Childhood's End was published in 1953 and was his fourth novel, although his first published in the United States, where it immediately established him as a major voice in the field. In many ways it is atypical Clarke. The aliens are comprehensible and easily relate to human beings, unlike the enigmatic entities of say 2001 or Rendezvous with Rama. At the same time, his normal scientific vigour is a little slacker than normal, as concepts such as telepathy and group consciousnesses are explored (Clarke had a passing fascination with the supernatural at the time, though later firmly rejected such notions). Clarke's influences are clear, with the presence of Olaf Stapledon particularly hard to ignore.

The novel is extremely concise, with my paperback copy clocking in at 160 pages. For its short page count, the novel is fairly epic. It is split into three sections, each with a distinct cast, focus and storyline (unsurprising, as the first section was originally a stand-alone short story). In the first, the Secretary-General of the United Nations has to oversee the painful transformation of humanity from bickering nation-states to a single world government. In the second, a family 'escape' the Overlords' utopia to live in an island commune free of their influence, only to discover the real reason for the Overlords' arrival on Earth. In the final section, a lone human who stowed away aboard an Overlord ship returns to Earth eighty years later (though only a few months later by his count, due to time dilation) to find a world vastly changed from the one he left. Clarke doesn't waste a word as he lets the story unfold inexorably, moving to a conclusion that looms somewhere between awe-inspiring and horrific.

As a novelist, Clarke was much more interested in ideas (thematic, scientific or both) than people. His characterisation was often variable, although Childhood's End is actually one of his better books in that regard. Its major protagonists (even the Overlords) are clearly defined and sympathetic. In terms of structure, Childhood's End is unusual in that the entire story is pre-ordained, and nothing any of the characters do can change what is happening. They - and the reader - can only witness it and make their own minds up about whether it is something that can be called 'good' or not, and I suspect many will fall on the 'not' end of the spectrum.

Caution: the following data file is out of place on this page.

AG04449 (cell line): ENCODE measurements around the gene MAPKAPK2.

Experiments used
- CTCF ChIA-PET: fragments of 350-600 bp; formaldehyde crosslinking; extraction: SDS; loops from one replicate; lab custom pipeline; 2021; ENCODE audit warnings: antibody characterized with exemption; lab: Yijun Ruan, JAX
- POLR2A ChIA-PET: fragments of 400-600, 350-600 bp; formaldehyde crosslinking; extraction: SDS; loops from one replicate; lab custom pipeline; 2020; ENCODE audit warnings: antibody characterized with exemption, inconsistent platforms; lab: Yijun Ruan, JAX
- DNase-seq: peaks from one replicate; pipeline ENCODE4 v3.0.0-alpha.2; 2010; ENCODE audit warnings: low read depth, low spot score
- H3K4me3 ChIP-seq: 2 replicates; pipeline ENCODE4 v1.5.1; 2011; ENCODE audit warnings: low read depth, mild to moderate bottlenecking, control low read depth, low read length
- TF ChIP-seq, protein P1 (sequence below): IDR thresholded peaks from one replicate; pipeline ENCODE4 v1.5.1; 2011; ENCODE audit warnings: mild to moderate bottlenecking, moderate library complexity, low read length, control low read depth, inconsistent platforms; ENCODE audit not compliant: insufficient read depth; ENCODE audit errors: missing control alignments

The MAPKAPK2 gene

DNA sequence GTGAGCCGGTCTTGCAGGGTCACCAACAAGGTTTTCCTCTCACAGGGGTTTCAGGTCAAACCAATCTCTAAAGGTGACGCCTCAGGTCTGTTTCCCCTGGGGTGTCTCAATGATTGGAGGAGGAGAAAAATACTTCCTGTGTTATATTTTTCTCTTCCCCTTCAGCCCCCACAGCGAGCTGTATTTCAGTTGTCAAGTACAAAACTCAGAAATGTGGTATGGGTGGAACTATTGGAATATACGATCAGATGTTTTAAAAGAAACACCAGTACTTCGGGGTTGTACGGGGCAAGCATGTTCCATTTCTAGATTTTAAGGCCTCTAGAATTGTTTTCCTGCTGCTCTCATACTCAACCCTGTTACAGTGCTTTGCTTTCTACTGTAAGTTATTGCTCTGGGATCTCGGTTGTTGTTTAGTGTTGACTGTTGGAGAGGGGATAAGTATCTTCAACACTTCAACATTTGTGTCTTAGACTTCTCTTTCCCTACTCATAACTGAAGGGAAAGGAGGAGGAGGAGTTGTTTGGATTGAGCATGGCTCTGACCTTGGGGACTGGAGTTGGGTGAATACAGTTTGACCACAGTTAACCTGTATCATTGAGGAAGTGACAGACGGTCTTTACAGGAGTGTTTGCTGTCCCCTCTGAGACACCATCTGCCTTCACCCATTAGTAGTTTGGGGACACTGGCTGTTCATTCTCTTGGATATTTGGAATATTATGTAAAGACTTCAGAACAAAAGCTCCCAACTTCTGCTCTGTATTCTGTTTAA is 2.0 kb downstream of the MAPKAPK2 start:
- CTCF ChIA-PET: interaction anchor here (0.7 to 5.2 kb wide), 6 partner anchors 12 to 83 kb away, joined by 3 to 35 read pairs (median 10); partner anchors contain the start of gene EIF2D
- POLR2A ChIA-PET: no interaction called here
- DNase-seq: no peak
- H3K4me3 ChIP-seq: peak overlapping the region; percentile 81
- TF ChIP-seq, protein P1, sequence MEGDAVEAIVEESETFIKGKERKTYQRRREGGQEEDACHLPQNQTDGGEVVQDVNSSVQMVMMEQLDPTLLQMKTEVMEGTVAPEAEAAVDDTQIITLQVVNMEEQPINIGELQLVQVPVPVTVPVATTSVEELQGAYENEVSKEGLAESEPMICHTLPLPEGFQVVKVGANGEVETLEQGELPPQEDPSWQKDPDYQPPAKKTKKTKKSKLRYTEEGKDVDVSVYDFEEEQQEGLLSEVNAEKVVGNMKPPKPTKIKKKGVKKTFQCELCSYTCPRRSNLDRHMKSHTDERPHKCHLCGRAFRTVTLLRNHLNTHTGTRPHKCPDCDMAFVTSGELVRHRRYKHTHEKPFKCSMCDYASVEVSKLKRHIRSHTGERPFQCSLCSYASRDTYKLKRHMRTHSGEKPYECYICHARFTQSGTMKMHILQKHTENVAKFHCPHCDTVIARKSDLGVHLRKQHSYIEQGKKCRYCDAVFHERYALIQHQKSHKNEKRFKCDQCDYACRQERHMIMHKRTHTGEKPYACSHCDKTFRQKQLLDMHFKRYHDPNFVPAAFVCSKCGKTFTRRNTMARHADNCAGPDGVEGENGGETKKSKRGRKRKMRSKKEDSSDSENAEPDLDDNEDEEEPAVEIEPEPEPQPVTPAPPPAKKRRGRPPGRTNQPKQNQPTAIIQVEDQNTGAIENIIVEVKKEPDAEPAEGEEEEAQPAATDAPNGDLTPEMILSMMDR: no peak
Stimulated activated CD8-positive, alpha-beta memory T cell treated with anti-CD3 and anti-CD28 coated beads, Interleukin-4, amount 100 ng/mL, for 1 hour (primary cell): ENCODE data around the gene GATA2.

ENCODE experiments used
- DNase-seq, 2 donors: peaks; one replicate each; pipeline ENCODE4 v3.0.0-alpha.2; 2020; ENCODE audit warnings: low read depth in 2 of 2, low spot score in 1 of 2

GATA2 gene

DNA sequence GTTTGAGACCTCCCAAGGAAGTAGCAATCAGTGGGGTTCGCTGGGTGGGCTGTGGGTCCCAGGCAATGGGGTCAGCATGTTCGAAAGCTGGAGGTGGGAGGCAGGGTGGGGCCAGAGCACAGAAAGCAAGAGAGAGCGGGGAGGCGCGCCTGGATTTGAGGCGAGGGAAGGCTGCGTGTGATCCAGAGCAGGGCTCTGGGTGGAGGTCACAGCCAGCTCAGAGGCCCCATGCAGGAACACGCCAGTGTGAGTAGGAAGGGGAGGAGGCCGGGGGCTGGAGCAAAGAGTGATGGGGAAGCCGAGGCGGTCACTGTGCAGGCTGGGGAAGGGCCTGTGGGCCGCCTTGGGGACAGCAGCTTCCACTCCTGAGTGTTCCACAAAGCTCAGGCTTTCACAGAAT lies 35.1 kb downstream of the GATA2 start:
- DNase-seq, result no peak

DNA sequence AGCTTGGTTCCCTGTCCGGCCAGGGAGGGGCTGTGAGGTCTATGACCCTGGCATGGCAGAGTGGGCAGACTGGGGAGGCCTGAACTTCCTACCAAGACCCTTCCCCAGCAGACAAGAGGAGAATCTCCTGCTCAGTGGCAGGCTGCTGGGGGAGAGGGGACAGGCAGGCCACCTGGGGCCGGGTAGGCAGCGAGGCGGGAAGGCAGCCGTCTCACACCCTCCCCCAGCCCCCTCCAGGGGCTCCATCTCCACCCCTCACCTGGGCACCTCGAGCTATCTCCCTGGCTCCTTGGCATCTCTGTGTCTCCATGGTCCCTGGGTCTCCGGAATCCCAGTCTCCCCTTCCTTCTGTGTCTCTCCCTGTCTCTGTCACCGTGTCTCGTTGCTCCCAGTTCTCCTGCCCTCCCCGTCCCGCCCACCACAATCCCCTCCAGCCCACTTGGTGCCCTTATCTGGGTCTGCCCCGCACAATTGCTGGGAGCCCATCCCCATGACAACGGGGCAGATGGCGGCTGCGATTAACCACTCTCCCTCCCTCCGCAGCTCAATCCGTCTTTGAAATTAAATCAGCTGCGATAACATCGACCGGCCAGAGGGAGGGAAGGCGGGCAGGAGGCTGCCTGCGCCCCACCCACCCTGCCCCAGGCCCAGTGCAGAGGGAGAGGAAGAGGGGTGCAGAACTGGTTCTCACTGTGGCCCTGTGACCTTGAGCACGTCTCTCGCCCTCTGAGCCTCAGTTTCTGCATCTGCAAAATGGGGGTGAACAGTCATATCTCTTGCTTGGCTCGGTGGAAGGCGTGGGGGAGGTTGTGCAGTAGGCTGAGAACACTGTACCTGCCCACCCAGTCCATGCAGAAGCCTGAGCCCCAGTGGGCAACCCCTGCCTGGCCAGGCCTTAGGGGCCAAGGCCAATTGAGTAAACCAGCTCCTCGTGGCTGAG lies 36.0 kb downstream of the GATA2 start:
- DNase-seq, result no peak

As a result Childhood's End can be viewed as a colossal tragedy. The book has a tremendous emotional charge as it poses a simple question: how would we face it if our way of existing ended tomorrow? Clarke's answer is surprisingly bleak but, one suspects, one that would be close to the truth.

The novel has aged in some respects. The first edition opened with the USA and USSR battling to land a man on the moon, since Apollo 11 was still sixteen years in the future at the time it was published. Clarke also makes a very dated joke where he discusses how the Overlords have to force the rulers of South Africa to treat all their citizens equally regardless of skin colour. The 'joke' is that by this time majority rule in South Africa has been restored, and it's the white population that's being mistreated. An amusing aside in 1953 actually feels rather cynical today, assuming as it does that the African population would be as racist and authoritarian as the white one was. However, another point about how the people of Israel bitterly resist being absorbed into the Overlords' hegemony and giving up the freedom they have spent centuries fighting for, is more resonant. There's also a recurring problem in Clarke's work where he underestimates the power of religion, and the sequences where the Overlords' arrival causes the downfall of all world religions in a matter of months are rather unconvincing.

In most respects, Childhood's End (****½) has not aged badly at all, and its central themes of parenthood and the futility of railing against the night - but the effort nevertheless being laudable - remain interesting. The novel is available now in the UK and USA.
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on 14 August 2014
Hindsight is a wonderful thing. Looking back 60 years to Arthur C. Clarke’s fifth published novel it couldn’t be more obvious that he was always going to revolutionise SF. There is a breadth of appreciation here – very few aspects of human life as affected by the Overlords escape him (and his off-hand prediction for television has become distressingly true!) – which hints at the wonderful intellect that would become more apparent in Clarke’s work in the years following Childhood’s End.